Grooms at the mass wedding arranged by the Kano State Hisba Board, Nigeria. Source: BBC.

By Alex Thurston

Not all news coverage of Africa leans sensational, but it’s hardly unheard of. One recurring trope in international coverage of Africa is stories about unusual marriages. A “112-year-old” Somali man marries a seventeen-year-old girl. A Sudanese man is “forced to ‘marry’ a goat.” A Nigerian man has eighty-six wives. I am not challenging the factual accuracy of these stories. But I am bothered by the limited ways in which these stories grapple with the sociology of marriage in Africa. The tone in the stories often seems to be either one of amusement (“A goat! How silly!”) or disgust (“Look at that old pervert with that young girl!”). Surely there are other kinds of stories to tell about how and why people marry on the continent.

Attempts to apply shari’a, or Islamic law, in Africa also often generate sensationalized news coverage. Accused adulterers/adulteresses are stoned. Music is banned. Shrines are destroyed. The news stories also have a limited intellectual and emotional range: they seem to aim at generating reactions of horror, or to make audiences shake their heads at “those backward Muslims.”

I am not, with regard to either unusual marriages or the application of shari’a, advocating total cultural relativism. I am not suggesting that international media should ignore such stories, or that audiences should react to them dispassionately. But I do think that choices about what stories get reported—and how—can reinforce stereotypes and distort understanding of complex social phenomena.

A recent story from Nigeria, one that touches on both marriage and shari’a, offers the possibility of a more sophisticated analysis of these subjects. Last month, officials from the Kano State Hisba Board organized a mass wedding for one hundred couples. The brides were all widows or divorcees. The Hisba Board is a Muslim civic body that has partial responsibility for administering shari’a law in Kano, which implemented a shari’a code in 2000. (Kano State, like other Northern Nigerian states, claims authority to impose shari’a under principles of Nigerian federalism). The Hisba Board plans to marry up to a thousand couples in this fashion. The ceremony took place at the palace of the Emir of Kano, the city’s most important hereditary ruler and an influential religious and political figure. The event, in other words, had the sanction of some of the most prominent authorities in the city.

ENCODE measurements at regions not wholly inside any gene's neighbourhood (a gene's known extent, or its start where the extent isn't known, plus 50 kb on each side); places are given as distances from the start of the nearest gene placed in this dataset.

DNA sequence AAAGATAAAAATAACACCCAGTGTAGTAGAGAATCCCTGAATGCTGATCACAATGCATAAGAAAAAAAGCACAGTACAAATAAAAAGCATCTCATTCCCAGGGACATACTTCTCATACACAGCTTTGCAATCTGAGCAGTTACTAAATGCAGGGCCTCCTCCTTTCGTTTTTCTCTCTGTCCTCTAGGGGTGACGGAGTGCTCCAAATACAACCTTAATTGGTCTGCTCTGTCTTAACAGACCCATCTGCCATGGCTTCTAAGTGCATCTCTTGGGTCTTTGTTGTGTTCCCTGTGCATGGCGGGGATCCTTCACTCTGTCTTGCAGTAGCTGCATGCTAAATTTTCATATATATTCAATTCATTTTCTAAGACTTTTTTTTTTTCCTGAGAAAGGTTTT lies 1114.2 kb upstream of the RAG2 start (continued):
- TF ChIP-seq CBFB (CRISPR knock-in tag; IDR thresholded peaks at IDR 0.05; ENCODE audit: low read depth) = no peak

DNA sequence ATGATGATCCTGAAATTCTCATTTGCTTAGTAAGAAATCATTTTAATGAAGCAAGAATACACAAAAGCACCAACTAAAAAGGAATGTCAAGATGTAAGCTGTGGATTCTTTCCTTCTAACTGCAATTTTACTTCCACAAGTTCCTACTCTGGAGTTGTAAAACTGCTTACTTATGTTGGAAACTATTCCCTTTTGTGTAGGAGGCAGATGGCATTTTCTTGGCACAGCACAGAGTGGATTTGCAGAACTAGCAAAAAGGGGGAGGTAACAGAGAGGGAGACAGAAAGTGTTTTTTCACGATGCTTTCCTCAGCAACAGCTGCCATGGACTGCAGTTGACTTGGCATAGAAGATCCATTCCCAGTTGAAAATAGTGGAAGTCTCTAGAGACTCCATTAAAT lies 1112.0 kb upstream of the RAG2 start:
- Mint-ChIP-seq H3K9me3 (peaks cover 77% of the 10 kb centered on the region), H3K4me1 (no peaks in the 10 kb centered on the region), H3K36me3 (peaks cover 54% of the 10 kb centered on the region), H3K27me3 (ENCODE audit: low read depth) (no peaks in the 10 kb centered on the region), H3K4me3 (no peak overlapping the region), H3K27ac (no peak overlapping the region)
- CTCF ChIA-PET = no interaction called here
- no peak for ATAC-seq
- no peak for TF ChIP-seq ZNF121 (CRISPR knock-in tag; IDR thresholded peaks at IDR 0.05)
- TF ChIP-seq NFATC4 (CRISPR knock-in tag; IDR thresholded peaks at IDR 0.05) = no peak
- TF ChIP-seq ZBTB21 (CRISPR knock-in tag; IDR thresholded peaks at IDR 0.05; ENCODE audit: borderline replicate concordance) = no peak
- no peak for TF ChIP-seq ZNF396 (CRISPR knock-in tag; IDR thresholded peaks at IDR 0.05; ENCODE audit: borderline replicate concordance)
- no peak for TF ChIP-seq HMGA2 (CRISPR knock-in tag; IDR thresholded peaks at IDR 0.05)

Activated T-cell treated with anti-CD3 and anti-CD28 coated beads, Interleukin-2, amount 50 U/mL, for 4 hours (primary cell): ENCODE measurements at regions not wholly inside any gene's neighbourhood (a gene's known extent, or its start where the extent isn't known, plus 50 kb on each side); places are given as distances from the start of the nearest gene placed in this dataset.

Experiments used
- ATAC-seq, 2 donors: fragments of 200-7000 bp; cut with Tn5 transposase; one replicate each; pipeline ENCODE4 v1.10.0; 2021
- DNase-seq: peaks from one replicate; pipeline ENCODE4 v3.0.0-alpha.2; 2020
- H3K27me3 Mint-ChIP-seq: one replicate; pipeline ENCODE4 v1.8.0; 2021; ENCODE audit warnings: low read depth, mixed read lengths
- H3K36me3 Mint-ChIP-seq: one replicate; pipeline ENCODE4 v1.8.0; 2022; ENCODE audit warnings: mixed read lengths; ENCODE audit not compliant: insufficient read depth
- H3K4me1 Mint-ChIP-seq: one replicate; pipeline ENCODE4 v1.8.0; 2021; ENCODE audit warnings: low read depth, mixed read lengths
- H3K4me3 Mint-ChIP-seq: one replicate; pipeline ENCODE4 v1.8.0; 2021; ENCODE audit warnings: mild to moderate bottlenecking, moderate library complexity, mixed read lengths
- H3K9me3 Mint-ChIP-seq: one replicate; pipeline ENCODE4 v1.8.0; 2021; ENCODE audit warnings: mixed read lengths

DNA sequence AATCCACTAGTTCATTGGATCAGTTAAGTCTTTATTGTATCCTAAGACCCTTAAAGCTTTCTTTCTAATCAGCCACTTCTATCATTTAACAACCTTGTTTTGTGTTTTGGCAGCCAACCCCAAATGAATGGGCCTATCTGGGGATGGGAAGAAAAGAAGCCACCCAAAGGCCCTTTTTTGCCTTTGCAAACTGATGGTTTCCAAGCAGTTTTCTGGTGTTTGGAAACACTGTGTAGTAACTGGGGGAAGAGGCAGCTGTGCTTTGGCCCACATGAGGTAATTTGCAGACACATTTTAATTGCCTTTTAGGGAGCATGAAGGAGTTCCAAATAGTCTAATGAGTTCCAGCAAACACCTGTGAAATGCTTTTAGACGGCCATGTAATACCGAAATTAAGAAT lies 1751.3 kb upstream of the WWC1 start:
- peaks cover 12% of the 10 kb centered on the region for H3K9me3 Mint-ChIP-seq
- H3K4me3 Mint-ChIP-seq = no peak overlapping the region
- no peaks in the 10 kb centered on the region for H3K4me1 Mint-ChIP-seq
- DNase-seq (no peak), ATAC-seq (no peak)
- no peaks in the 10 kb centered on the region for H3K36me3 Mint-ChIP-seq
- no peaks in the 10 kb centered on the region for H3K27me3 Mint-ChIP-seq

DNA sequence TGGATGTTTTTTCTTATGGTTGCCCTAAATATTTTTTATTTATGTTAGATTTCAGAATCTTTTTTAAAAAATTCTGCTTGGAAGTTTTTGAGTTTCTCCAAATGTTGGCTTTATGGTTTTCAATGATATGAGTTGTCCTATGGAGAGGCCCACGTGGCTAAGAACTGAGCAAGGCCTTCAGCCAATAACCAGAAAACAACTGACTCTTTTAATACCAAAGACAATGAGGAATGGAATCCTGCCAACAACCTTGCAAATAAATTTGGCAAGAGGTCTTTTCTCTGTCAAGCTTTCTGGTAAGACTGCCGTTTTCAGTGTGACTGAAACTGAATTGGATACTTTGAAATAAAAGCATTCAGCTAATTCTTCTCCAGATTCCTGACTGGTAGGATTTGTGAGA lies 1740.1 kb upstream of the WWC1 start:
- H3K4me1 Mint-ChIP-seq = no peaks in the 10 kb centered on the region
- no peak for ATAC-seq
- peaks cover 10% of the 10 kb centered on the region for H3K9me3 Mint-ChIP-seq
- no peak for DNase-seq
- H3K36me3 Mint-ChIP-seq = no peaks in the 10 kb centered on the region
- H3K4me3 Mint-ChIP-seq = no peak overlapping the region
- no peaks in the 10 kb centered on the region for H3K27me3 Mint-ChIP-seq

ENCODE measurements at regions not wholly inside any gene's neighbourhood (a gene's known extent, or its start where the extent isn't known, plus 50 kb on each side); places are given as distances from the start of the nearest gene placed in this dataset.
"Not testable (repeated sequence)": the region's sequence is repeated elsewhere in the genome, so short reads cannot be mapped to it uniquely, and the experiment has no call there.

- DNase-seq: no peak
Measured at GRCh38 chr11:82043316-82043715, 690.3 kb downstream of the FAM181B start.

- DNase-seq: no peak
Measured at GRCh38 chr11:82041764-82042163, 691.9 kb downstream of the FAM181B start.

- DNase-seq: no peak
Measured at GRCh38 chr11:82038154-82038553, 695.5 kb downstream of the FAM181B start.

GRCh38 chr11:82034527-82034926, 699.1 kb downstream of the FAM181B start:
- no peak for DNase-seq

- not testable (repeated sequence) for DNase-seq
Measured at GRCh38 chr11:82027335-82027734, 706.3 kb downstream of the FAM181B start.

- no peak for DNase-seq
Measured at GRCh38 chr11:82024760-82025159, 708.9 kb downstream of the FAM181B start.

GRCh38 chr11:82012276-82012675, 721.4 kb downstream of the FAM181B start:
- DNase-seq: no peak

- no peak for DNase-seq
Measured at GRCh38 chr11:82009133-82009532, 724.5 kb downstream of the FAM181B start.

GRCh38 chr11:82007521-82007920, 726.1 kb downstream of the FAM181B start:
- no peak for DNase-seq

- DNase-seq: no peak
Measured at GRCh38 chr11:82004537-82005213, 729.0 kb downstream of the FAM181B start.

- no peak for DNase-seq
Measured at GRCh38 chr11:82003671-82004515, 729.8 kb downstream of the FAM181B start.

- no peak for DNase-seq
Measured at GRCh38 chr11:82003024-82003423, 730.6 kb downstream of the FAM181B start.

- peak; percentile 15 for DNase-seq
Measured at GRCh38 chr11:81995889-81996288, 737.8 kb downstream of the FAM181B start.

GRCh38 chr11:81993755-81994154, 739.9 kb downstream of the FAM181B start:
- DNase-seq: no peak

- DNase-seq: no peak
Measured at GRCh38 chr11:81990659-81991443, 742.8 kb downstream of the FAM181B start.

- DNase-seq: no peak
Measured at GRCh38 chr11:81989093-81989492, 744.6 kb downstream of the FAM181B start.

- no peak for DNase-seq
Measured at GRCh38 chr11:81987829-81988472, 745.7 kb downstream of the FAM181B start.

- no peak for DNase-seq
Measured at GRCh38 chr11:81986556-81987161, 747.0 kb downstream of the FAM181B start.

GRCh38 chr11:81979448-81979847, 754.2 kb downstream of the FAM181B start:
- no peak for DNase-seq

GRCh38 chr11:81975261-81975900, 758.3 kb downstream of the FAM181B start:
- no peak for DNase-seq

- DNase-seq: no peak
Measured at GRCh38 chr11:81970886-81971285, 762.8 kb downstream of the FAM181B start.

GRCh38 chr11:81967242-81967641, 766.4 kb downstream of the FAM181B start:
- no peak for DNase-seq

It was also carefully organized, as reported by the BBC:

After a radio campaign since mid-February calling for prospective suitors, the Hisba and a local women’s organization screened the applicants, including testing for HIV, and then helped with the matchmaking.

Bride prices normally given to the wife’s family by the husband have been paid for by a local entrepreneur – and Kano state government paid for the bride’s “kayan daki”, a collection of brass and enamel bowls and decorative cups and saucers, which are a symbol of her married status.

Arranged marriage is common in northern parts of Nigeria, but correspondents say it was the women who had the final say in choosing their husbands.

Dealing with marital issues – conflict, reconciliation, divorce, and post-divorce disputes – constitutes the largest share of the Hisba Board’s work, one former Board official told me in 2011, to my surprise. So-called “criminal shari’a” often dominates international reporting on the subject of shari’a, but shari’a covers “personal status” issues as well, including marriage, inheritance, divorce, etc. Many people in Kano, from commentators on the radio to master’s students at Bayero University to people I spoke with in everyday conversation, stated that they believed the city was suffering from a crisis in divorce. People attributed this crisis to different factors, including materialism, changes in values, religious laxity, women’s expectations, etc. The Hisba Board’s plan to marry off divorcees represents one response to this perceived crisis. I would not be surprised if it drew some popular support, in addition to the elite backing it already enjoys. At the very least, the Board does not seem to have had trouble locating brides or suitors.

This story’s relevance, I would argue, lies in the fact that it is not about outliers – unusually old men, bigamy, bestiality – but about ordinary people. Agree or disagree with the Hisba Board’s approach or the legal framework it occupies, the story offers a perspective on African marriages and on shari’a that is not usually heard in the international media.


Alex Thurston is a Ph.D. candidate in Religious Studies at Northwestern University. For 2011-2012, he is conducting dissertation fieldwork in Northern Nigeria. Alex has written for the Christian Science Monitor, Foreign Policy, and The Guardian. He blogs at Read Alex’s previous posts on religion in Nigeria and the Sahel region here.

With support from the Henry R. Luce Initiative on Religion and International Affairs.